Asked the size of investment returns they expected, 27% of Black investors cited outsized annualized returns of 20% or higher, and 19% thought they could “get rich quick” through investing. This compared with only 12% of white investors who anticipate returns of 20% or higher, and 7% who cited immediate profits as a reason to invest.
Thirty-four percent of Black investors under 40 and 15% among white investors of the same age said they expected returns of more than 20%.
Barriers to Investing
Black Americans are less trusting of the stock market and financial institutions than white Americans, and this has led to many Black investors to pull out of the market.
The study found that since 2020, Black Americans either stopped investing or have never invested. Their reasons: 36% cited lack of trust in the stock market, versus 29% of white investors; 25% said they don’t trust financial institutions, versus 19; and 15% said they had had a bad investing experience, versus 9%.
Moreover, 56% of Black investors expressed fear of losing money, compared with 46% of white investors. At the same time, 48% of Black investors saw the stock market as offering a fair opportunity for all to profit, up from 40% with this perception in 2020. The Ariel-Schwab survey said this finding signals optimism for the future.
Feelings of respect have also improved, even though trust remains low. As in 2020, Black Americans were less likely than white Americans to feel respected by financial institutions, but that gap has decreased substantially.
Forty-four percent of Black Americans said they feel more respected in 2022, up from 35% two years ago, while 51% of white investors said they feel respected, down from 62% in 2020.
In terms of growing and protecting their assets, Black Americans are less trusting of people and more trusting of technology than white Americans. Trust in technology among Black Americans is highest among men, new investors and investors under 40.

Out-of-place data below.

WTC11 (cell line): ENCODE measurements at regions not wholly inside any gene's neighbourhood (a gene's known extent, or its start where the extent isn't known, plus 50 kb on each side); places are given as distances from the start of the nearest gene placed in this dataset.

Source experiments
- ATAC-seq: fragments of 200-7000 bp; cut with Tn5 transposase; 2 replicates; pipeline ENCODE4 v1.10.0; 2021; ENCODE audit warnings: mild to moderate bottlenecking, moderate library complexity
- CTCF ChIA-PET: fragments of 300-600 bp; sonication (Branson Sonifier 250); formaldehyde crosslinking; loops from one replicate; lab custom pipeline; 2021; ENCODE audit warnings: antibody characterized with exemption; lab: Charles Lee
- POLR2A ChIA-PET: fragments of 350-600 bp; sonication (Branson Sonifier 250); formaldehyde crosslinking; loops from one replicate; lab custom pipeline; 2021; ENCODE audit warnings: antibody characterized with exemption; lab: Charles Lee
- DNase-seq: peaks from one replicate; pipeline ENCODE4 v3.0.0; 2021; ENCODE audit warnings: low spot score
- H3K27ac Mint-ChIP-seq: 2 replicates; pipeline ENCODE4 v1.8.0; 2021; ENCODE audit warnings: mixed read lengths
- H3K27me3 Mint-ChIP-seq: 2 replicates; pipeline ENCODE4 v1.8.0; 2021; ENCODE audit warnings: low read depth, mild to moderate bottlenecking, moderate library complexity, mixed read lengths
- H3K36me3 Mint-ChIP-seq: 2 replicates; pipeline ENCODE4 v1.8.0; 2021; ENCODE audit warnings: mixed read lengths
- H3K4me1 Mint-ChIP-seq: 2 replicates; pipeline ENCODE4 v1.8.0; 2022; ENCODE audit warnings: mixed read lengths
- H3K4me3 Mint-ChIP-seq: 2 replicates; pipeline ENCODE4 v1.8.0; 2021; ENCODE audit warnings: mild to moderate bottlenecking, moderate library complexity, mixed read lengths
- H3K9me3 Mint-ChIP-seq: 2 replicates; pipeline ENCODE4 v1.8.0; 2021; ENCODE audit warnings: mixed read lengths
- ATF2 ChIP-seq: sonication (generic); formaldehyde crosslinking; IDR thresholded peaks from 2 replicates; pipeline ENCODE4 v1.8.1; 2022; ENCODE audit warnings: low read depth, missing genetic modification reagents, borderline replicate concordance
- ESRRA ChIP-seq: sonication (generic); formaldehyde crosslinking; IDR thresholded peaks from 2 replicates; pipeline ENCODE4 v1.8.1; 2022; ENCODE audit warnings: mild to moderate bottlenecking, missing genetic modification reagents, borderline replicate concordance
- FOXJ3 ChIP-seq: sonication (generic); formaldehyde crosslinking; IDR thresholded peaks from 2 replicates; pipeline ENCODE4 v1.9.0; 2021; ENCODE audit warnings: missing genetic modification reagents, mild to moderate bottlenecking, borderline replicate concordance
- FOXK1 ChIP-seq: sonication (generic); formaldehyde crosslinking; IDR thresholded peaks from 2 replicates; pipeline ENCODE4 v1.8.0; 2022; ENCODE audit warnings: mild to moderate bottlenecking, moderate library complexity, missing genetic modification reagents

Over the last several decades, the Black Investor Survey has shown that 401(k) plans have been the entry point to investing for many Black Americans. But even as the defined contribution plan participation gap between Black and white investors has nearly closed, participation rates have stagnated and are well below 2015 numbers, according to the most recent findings.
In addition, investors are entering the stock market through a wider variety of investment vehicles. In 2020, 63% of Black investors reported first investing through a retirement plan. This year, respondents were given an expanded list of entry point options, and only 31% of Black Americans reported first investing through a workplace plan.
Black Americans are saving and investing more in 2022, with contributions up by 40% to $657 per month on average from $393 in 2020. The increase is driven by new investors, high earners and respondents under 40.
Despite these strides, white Americans are saving and investing significantly more — $857 per month.
Historically, the survey has shown that Black Americans are less likely than white Americans to have discussed the stock market while growing up. Over the past two years during the pandemic, however, the gap has closed as Black and white investors are almost equally as likely to discuss the stock market with their families.
Today, 41% of Black investors said they have dinner table conversations about investing, up from 37% in 2020, while 43% of white investors reported the same thing, up from 36%.